You are here
Study: 15 Percent of Work Email is Gossip
Researchers at Georgia Tech say that the average corporate email user sends 112 emails a day and that one out of every seven (14.7 percent, to be exact) can be called gossip.
Assistant Professor Eric Gilbert of the School of Interactive Computing examined hundreds of thousands of emails from Enron (makes sense, it's not like anyone there was doing their actual jobs) and found that gossip was pervasive from the cubicles to the board room.
“Gossip gets a bad rap,” said Gilbert, an expert in social computing who runs the Comp.Social Lab at Georgia Tech. “When you say ‘gossip,’ most people immediately have a negative interpretation, but it’s actually a very important form of communication. Even tiny bits of information, like ‘Eric said he’d be late for this meeting,’ add up; after just a few of those messages, you start to get an impression that Eric is a late person. Gossip is generally how we know what we know about each other, and for this study we viewed it simply as a means to share social information.”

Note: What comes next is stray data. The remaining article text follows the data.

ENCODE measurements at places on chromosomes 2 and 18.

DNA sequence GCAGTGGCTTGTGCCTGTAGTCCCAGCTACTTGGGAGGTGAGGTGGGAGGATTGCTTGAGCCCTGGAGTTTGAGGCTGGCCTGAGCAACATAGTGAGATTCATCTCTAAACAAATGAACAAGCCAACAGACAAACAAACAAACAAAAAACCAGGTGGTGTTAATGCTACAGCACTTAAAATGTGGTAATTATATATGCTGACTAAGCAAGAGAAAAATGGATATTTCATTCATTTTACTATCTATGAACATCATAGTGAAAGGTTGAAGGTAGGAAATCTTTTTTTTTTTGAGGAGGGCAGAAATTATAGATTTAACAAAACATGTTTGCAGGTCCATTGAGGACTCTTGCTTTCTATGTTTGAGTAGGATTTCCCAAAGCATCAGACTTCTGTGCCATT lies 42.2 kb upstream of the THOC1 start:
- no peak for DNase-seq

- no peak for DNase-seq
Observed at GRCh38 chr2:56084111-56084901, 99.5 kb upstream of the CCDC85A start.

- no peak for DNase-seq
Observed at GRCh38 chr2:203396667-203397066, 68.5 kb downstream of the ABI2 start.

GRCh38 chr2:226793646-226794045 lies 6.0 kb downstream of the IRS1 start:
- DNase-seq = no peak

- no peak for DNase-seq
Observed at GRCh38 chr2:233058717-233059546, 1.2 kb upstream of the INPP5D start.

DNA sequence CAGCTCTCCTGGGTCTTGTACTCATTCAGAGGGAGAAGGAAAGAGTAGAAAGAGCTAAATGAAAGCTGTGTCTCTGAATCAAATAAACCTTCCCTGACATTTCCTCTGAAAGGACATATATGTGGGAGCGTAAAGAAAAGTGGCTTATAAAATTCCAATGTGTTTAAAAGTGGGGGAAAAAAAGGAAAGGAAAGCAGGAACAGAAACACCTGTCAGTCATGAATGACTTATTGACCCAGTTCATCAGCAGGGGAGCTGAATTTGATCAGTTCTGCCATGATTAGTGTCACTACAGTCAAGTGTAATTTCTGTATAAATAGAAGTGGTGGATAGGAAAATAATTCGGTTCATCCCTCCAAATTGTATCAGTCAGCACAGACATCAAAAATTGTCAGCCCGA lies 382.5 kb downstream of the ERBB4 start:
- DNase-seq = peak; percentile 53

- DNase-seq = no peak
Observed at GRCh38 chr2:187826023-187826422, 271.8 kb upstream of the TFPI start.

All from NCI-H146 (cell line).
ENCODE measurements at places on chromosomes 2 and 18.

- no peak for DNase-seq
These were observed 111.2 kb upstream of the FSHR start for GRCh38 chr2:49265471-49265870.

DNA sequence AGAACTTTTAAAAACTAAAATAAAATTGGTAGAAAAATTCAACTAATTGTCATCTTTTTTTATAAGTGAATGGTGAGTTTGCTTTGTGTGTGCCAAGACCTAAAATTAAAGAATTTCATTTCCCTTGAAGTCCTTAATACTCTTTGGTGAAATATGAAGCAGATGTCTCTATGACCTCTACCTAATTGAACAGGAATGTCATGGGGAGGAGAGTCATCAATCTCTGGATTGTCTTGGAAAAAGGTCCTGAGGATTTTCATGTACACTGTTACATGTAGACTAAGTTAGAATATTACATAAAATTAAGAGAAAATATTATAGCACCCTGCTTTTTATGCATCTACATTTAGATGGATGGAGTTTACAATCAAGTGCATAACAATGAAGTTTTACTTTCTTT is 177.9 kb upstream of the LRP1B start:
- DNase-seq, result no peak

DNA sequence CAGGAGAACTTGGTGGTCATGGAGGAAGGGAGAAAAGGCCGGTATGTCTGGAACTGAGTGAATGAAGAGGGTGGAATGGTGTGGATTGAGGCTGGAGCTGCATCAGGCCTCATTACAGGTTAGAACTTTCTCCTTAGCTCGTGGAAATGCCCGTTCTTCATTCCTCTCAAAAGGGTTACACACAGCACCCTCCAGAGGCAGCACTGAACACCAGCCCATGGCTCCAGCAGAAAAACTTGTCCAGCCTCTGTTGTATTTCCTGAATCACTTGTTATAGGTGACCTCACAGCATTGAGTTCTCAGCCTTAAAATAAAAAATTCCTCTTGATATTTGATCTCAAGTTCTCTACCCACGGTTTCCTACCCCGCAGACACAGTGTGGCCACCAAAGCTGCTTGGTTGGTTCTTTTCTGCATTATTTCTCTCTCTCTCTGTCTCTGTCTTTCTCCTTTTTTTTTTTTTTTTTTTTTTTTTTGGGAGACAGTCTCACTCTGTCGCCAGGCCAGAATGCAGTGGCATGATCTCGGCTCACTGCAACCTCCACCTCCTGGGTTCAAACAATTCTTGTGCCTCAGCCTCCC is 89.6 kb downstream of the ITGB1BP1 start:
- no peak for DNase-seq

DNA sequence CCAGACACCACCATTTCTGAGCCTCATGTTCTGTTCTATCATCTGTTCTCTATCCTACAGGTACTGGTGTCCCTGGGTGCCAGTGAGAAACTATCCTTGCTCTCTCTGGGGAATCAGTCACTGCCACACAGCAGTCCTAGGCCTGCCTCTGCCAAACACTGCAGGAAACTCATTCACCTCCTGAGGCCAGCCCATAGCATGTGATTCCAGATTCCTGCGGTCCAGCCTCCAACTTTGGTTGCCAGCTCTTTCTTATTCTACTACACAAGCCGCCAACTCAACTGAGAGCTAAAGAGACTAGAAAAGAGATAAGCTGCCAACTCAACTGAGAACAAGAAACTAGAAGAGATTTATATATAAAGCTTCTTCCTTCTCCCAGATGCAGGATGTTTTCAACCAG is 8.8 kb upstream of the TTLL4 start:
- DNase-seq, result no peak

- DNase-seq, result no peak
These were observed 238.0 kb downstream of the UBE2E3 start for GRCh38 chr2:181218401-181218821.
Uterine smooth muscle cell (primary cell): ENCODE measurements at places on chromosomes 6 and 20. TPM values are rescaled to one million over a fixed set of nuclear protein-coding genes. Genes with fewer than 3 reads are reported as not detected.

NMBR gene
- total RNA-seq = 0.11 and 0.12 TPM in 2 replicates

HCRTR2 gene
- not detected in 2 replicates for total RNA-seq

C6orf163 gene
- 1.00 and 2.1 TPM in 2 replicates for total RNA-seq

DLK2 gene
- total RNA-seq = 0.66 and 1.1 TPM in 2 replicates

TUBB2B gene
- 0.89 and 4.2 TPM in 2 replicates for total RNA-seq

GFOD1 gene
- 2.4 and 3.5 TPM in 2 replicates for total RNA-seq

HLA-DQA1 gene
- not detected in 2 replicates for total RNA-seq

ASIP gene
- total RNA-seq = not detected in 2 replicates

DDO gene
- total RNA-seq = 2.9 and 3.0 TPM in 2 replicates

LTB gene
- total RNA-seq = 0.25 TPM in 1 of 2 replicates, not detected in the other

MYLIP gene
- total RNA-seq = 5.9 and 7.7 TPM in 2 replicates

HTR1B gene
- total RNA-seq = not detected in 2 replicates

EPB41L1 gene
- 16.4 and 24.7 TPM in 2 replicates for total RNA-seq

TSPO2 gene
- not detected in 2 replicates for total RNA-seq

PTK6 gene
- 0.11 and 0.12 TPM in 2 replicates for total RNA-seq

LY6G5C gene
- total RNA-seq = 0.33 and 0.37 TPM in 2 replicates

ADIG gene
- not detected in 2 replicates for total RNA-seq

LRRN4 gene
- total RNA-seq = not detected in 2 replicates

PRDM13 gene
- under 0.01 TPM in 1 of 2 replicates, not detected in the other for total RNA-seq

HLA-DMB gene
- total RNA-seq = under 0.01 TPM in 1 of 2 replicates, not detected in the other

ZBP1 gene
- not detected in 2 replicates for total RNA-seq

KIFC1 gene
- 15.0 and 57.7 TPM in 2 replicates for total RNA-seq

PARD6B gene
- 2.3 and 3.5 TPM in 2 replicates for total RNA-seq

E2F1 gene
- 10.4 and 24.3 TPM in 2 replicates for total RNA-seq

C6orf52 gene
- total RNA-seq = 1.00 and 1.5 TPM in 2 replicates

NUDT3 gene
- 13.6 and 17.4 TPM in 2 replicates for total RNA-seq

Enron's 600,000 messages, which were purchased following the company’s bankruptcy and are now freely available for study, represent the world’s largest publicly accessible body of naturally occurring emails. Researchers say the emails are representative of most workplaces, although we have to believe so they might skew high for emails containing words such as "Systemic Accounting Fraud Fridays" and "Where the hell is the shredder?"